Q: We are disbanding our organization. We are a 501c3. Is there anything special we must do prior to closing our doors? What about regarding the distribution of our assets?

A: This must have been a difficult decision for the board. Sometimes, however, it is clearly the best decision to make.

There are several things to consider. Let’s start with whom you must communicate. You are obligated to notify both the Internal Revenue Service and the State. To let the IRS know about your decision send a letter to the office of Exempt Organizations Determinations (PO Box 2508, Cincinnati, OH 45201). At that time you might also request a determination letter or private ruling regarding any potential tax consequences your organization faces by dissolving. Of course, you don’t want to forget to file a final 990. When you do, be sure to check the box “Final Return” in the heading area of page 1. To ensure that you are doing everything by the book you may call the IRS Tax Exempt and Government Entities Customer Account Services office toll-free at 877-829—5500.

In each state, who to contact and what must be done will be slightly different. Here in Florida, you must file Articles of Dissolution through the Florida Department of State, Division of Corporations. You can download that form by going to www.sunbiz.org and clicking on “download filing forms.”

I would certainly also send a letter to your supporters and clients explaining the decision to dissolve. I would stress your accomplishments over the years and thank people for the part they played in helping to change the community for the better. You can refer them to other organizations that have a related mission and similar values.

Before you can dissolve, you must ensure that all your creditors are paid. Look at your outstanding contracts. There may be a time that is better than others to actually cease operations. Determine if there is any room for negotiation on these outstanding contracts.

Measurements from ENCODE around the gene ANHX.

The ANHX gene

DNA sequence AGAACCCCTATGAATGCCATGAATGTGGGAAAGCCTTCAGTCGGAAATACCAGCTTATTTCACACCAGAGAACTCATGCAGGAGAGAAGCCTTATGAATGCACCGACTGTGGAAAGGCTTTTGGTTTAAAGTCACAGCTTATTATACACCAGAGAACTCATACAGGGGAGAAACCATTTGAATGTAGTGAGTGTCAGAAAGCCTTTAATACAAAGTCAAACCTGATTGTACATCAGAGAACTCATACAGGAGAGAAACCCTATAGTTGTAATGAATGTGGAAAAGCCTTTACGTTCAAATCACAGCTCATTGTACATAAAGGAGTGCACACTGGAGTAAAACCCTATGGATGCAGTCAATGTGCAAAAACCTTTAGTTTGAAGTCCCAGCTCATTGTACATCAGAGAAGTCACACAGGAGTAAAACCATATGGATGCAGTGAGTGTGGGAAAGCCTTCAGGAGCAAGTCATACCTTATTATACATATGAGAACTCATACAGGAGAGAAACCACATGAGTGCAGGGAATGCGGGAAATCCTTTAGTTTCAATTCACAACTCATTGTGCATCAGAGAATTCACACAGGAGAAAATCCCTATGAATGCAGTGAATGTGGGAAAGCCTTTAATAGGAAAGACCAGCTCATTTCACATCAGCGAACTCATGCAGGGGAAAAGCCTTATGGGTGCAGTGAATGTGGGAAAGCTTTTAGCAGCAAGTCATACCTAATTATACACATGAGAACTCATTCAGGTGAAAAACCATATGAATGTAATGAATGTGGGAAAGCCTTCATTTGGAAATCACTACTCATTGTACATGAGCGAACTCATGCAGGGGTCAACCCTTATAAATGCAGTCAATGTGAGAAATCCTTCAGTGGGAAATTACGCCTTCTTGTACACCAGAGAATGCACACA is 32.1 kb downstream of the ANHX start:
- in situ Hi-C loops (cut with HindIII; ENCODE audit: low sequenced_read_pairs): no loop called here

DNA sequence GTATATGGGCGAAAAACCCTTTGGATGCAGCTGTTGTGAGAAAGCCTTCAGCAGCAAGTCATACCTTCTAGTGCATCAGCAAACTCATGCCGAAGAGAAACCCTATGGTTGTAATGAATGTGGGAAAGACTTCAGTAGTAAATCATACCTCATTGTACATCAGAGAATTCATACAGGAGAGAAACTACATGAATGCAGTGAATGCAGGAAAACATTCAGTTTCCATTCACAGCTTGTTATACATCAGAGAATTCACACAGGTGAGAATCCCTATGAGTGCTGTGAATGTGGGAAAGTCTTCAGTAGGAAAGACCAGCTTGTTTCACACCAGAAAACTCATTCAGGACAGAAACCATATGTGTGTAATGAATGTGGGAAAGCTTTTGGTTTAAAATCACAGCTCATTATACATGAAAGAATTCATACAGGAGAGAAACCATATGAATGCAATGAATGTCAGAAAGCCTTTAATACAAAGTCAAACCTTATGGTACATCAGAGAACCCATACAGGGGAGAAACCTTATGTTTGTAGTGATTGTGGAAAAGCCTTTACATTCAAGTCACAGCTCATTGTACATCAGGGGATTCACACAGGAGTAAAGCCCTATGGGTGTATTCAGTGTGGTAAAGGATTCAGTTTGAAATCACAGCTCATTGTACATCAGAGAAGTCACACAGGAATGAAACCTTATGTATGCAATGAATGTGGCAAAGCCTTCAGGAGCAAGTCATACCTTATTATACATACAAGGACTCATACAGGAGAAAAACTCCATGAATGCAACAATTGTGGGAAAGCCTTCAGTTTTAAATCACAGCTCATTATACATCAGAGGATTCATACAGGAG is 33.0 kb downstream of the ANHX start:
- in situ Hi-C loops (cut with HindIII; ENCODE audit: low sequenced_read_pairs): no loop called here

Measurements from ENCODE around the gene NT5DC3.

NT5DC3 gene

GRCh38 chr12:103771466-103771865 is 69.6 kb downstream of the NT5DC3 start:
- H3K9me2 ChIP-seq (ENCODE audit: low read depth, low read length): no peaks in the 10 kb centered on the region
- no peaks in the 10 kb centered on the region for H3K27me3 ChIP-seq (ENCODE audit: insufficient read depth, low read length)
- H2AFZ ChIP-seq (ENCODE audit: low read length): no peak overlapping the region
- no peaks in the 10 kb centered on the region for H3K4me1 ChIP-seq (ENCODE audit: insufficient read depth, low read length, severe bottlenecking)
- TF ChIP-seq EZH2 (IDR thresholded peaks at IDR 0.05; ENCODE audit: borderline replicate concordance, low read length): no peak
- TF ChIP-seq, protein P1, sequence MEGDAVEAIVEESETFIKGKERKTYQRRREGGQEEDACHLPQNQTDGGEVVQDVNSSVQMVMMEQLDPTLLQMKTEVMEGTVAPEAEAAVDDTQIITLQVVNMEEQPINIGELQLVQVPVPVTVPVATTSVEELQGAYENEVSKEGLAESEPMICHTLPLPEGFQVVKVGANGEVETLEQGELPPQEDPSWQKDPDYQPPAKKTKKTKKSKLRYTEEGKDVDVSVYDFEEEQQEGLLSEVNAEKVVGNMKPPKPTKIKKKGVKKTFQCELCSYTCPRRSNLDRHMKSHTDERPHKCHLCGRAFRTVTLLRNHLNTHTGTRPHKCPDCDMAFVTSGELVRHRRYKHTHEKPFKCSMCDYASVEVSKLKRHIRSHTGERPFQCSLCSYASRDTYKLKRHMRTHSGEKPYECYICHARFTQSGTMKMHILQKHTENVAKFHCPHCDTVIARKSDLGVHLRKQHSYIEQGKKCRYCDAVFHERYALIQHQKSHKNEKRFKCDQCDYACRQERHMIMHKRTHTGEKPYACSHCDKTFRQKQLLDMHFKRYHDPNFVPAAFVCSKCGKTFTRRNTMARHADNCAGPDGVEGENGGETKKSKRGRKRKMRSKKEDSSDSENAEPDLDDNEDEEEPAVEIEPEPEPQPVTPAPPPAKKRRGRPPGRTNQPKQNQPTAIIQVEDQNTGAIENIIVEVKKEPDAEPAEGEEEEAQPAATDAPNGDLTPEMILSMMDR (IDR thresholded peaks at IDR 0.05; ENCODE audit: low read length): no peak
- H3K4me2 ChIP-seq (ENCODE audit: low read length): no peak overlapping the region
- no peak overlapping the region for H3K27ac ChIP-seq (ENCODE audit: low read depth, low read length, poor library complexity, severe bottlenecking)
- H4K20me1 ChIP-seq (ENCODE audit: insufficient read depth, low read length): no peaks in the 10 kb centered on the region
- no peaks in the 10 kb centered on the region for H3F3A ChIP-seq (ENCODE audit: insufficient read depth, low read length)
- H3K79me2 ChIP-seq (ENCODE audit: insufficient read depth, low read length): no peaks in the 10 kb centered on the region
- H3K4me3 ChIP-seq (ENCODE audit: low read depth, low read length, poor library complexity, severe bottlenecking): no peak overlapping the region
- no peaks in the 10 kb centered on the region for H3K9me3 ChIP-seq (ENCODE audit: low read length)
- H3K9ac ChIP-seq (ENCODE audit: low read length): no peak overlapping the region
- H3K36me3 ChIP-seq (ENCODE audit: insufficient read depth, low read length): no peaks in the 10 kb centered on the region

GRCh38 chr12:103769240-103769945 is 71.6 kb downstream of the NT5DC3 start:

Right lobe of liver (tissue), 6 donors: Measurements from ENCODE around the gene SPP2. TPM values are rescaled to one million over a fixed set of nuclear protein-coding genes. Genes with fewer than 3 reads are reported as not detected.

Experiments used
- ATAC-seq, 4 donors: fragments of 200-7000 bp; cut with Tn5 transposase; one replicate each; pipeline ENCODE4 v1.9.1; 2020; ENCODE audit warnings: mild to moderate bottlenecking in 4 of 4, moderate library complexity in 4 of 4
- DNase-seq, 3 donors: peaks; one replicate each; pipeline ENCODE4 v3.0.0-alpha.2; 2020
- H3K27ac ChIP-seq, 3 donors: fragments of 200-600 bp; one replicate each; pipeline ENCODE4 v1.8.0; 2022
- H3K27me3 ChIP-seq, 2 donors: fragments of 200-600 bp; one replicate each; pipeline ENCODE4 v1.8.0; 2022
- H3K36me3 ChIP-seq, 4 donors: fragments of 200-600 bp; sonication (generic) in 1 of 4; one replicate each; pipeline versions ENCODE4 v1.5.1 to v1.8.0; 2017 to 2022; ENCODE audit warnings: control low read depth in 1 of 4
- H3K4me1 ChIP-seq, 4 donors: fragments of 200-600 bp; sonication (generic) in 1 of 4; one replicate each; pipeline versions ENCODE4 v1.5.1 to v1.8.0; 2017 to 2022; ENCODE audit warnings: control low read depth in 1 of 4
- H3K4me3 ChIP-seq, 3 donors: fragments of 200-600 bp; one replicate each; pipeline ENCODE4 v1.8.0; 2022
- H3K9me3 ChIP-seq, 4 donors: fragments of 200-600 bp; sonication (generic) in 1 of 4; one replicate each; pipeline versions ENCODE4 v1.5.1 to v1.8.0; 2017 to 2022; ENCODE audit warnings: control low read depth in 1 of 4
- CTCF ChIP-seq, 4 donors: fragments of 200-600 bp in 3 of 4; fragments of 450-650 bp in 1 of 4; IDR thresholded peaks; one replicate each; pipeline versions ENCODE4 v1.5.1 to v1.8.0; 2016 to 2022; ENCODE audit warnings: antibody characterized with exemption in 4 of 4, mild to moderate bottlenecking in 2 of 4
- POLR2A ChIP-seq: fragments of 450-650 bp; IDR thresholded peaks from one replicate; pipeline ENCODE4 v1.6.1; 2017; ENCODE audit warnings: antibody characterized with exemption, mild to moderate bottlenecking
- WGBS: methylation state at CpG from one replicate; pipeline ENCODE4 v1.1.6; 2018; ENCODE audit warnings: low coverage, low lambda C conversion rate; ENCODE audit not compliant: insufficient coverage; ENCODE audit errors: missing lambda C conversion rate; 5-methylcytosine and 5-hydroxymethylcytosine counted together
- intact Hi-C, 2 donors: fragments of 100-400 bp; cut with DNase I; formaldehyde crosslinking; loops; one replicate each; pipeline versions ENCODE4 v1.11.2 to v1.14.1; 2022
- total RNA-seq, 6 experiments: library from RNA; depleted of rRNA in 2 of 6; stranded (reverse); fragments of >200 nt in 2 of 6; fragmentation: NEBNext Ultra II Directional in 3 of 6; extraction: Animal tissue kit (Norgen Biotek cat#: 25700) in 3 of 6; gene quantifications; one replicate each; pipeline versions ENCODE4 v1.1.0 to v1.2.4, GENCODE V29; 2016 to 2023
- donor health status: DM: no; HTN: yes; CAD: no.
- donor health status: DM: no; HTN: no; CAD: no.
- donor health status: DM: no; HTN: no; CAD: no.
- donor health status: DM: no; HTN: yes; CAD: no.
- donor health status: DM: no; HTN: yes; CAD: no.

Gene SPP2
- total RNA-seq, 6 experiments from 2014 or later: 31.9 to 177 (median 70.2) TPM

If part of the reason you are closing your doors is that you couldn’t sustain the organization financially, this will require you to sell whatever assets can be liquidated in order to meet your obligations, including any penalties for early lease terminations and so on. While you probably don’t have the luxury of waiting to get the best possible prices for what you are selling, you can’t afford to sell at “rock bottom” either. Someone could claim that you are failing to meet your duty of care – to make the best possible decisions on behalf of the organization. Conceivably, they could file a lawsuit against each of the directors personally to make up the income perceived as lost to the community’s benefit.

By law, whatever remains in terms of cash or tangible property must go to another exempt organization. (This means that whoever is helping to close the office can’t just take home any of the leftover items!) Many governing documents will indicate that the organization designated to receive your assets should have a related mission. As board members, you must also consider if the organization will use your assets in a way that stays as true as possible to your donors’ wishes.

You have a real job ahead of you. I wish you luck.

Readers, please note: The above information is critical if your organization is in the midst of, or contemplating, a merger. Depending on how the merger is structured, one or perhaps both of the organizations will be dissolved. Generally, if one organization absorbs the other the assets of the absorbed organization go to its merger partner. In such a case, the remaining entity may be willing to also take on any debt owed by the first organization rather than forcing a sale. The remaining entity usually recognizes that the donor list, volunteers, supplies and so on that are received as a result of the merger were probably the impetus for the merger and thus more than compensate for the debt.